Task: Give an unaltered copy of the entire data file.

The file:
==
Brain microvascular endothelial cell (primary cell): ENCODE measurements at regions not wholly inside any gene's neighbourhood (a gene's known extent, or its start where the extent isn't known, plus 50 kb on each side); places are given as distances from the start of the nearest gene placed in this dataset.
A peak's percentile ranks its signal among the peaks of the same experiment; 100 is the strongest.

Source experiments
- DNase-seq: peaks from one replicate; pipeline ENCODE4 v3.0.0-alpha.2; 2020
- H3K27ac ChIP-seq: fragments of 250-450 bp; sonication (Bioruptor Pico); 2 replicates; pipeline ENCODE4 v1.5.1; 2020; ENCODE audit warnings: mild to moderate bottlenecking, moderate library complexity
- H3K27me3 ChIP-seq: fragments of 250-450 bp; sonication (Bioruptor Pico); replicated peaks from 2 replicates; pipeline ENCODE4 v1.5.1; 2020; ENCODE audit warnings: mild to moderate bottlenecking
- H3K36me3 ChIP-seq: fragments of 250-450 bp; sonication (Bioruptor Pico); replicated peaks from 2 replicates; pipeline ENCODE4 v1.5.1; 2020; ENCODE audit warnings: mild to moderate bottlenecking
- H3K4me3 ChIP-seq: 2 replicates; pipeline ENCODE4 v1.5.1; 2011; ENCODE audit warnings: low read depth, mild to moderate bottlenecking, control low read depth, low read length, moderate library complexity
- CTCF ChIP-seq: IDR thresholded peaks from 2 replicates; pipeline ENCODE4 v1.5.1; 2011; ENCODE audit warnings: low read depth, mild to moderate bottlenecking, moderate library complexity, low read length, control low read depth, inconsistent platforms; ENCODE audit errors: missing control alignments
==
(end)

Brain microvascular endothelial cell (primary cell): ENCODE measurements at regions not wholly inside any gene's neighbourhood (a gene's known extent, or its start where the extent isn't known, plus 50 kb on each side); places are given as distances from the start of the nearest gene placed in this dataset.
A peak's percentile ranks its signal among the peaks of the same experiment; 100 is the strongest.

Source experiments
- DNase-seq: peaks from one replicate; pipeline ENCODE4 v3.0.0-alpha.2; 2020
- H3K27ac ChIP-seq: fragments of 250-450 bp; sonication (Bioruptor Pico); 2 replicates; pipeline ENCODE4 v1.5.1; 2020; ENCODE audit warnings: mild to moderate bottlenecking, moderate library complexity
- H3K27me3 ChIP-seq: fragments of 250-450 bp; sonication (Bioruptor Pico); replicated peaks from 2 replicates; pipeline ENCODE4 v1.5.1; 2020; ENCODE audit warnings: mild to moderate bottlenecking
- H3K36me3 ChIP-seq: fragments of 250-450 bp; sonication (Bioruptor Pico); replicated peaks from 2 replicates; pipeline ENCODE4 v1.5.1; 2020; ENCODE audit warnings: mild to moderate bottlenecking
- H3K4me3 ChIP-seq: 2 replicates; pipeline ENCODE4 v1.5.1; 2011; ENCODE audit warnings: low read depth, mild to moderate bottlenecking, control low read depth, low read length, moderate library complexity
- CTCF ChIP-seq: IDR thresholded peaks from 2 replicates; pipeline ENCODE4 v1.5.1; 2011; ENCODE audit warnings: low read depth, mild to moderate bottlenecking, moderate library complexity, low read length, control low read depth, inconsistent platforms; ENCODE audit errors: missing control alignments